Guateca, a two month summer experience in San Pablo (pop ~1000), near the northern boarder of central Guatemala at an elevation of about 10,000′ was founded on the idea that Cal Poly students and Guatemalan villagers could come together in an atmosphere of mutual learning and enrichment. The program involved 38 Cal Poly students and more than 8 non-student volunteers from San Luis Obispo as well as about 37 Guatemalan college-age students (some in college), about 10 host families in San Pablo, and the entire community of San Pablo. The program grew out of Pete Schwartz‘s Appropriate Technology classes at Cal Poly, San Luis Obispo and consisted of three different trips:
- 2010 winter break: 12 Cal Poly students and ~12 students from San Pablo shared culture and life in San Pablo.
- Summer of 2011, 8 weeks in San Pablo for 15 Cal Poly students and about 15 local students, student video 1, student video 2
- Summer of 2012, 8 weeks in San Pablo for 9 Cal Poly students and about 9 local students, student website
During the two summer stays, enrolled Cal Poly students received credit for three classes: Spanish (through Cal Poly Modern Languages), Energy Society and the Environment (PSC-320 or PHYS-391), and Appropriate Technology.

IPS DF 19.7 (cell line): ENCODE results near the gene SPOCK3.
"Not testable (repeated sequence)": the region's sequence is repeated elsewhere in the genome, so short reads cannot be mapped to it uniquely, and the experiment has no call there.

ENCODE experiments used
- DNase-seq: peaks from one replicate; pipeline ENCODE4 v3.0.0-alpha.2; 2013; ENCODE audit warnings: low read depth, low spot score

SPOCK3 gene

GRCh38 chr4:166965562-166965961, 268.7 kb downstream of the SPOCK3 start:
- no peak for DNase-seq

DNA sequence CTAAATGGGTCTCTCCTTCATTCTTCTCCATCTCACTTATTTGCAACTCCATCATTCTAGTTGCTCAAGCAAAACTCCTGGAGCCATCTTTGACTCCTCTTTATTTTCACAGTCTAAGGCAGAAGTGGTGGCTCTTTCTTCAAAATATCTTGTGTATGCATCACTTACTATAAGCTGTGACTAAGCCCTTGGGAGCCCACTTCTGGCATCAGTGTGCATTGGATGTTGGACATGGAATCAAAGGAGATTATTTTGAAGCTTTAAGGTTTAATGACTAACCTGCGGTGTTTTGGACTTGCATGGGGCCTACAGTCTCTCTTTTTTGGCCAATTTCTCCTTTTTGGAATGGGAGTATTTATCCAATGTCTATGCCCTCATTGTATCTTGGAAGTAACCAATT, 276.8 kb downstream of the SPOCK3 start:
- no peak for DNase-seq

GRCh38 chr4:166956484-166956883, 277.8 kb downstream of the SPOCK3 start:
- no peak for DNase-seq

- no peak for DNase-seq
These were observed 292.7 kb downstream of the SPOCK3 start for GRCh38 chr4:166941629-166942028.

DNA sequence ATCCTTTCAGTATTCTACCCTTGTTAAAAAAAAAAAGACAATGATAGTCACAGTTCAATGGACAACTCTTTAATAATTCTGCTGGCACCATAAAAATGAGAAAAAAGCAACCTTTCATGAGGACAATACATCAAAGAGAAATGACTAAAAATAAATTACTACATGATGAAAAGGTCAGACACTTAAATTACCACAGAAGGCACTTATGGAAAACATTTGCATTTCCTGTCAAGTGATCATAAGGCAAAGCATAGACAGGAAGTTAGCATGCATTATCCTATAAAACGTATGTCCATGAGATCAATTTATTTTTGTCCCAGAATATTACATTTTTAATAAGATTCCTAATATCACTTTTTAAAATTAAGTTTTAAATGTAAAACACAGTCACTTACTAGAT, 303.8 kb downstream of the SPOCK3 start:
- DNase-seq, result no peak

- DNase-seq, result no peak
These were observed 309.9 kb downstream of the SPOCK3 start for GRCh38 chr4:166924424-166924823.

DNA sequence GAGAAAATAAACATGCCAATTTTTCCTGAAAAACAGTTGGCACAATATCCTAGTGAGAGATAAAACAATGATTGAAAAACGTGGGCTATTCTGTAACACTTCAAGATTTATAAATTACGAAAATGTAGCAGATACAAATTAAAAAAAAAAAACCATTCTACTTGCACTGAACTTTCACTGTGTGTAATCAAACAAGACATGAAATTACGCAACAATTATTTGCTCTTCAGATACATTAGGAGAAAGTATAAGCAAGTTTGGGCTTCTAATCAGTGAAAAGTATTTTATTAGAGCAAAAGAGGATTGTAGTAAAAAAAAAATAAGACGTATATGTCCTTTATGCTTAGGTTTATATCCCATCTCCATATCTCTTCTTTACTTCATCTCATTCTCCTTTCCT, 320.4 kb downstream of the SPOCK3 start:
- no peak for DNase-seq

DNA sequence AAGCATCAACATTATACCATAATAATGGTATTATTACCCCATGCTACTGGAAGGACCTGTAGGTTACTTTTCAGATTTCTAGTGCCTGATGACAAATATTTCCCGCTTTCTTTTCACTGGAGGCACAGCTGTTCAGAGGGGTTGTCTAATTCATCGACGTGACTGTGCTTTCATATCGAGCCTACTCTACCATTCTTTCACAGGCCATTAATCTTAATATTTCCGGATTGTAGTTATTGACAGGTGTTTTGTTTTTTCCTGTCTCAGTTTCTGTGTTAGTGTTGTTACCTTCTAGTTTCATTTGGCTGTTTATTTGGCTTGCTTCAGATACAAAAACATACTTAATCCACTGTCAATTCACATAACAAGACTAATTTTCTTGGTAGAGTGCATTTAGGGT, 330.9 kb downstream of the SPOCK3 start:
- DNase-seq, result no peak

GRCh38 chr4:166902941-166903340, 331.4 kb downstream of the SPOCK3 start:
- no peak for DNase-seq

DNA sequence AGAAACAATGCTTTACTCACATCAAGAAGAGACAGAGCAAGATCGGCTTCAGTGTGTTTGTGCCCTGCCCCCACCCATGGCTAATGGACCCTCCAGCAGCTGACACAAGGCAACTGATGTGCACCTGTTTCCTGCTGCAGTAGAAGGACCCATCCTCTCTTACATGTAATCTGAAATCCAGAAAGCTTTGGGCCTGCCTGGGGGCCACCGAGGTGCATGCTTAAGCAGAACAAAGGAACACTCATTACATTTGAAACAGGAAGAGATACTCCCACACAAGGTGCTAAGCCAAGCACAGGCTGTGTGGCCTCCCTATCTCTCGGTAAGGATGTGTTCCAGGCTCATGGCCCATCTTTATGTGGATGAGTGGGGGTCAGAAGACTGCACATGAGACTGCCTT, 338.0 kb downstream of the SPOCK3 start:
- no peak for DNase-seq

The 2010 trip visited Atitlan before staying in San Pablo, and the 2012 trip also visited Atitlan for a weekend. In 2011, we visited the pyramids in Tikal. The program has been highlighted in the American Physical Society
|2011 Guateca Students form a “G” on the steps of a pyramid in Tikal|
|2010 participants celebrate friendship at Lake Atitlan|
|Celebrating the birthday of a host mother (2012, left). Cal Poly triumphs over the San Pablo in the opening game of the annual tournament in San Pablo (2011, right). We were crushed in the second round.|
|Classes took place on the second floor of an adobe house under construction, that also served as a shop for appropriate technology classes (2012, left). We summit Tacana in 2011, Central America’s second highest mountain at 13,320′.|
|In 2012, students designed and constructed lifted windows that also served as benches (left). These windows brought light into the kitchen beneath, as shown in the picture below, right. The room below was also fitted with natural insulation by the 2012 Guateca students, demonstrating how homes can be kept warm.|
|In 2012, students designed (left), and constructed a rocket stove / mass heater. At far left, wood is inserted and the fire burns downward, the hot exhaust travels up the heat riser and under the “plancha” where the food is cooked. Passage through the heat riser both completes the combustion process as well as creates a strong stack effect to drive the cooler air after the plancha downward to heat the bench made of ~ 1 ton of adobe. At right, the portion in a red circle is that which is modeled at left. At far right is the exhaust pipe upward. The room is nicely lit from the lifted windows above (see above figure) and the insulated (blue) shutters are visible in the middle of the room. Between the insulation and the heated adobe, a small fire in the evening would result in the room still being warm in the morning – something unheard of in the village.|
The Program Failure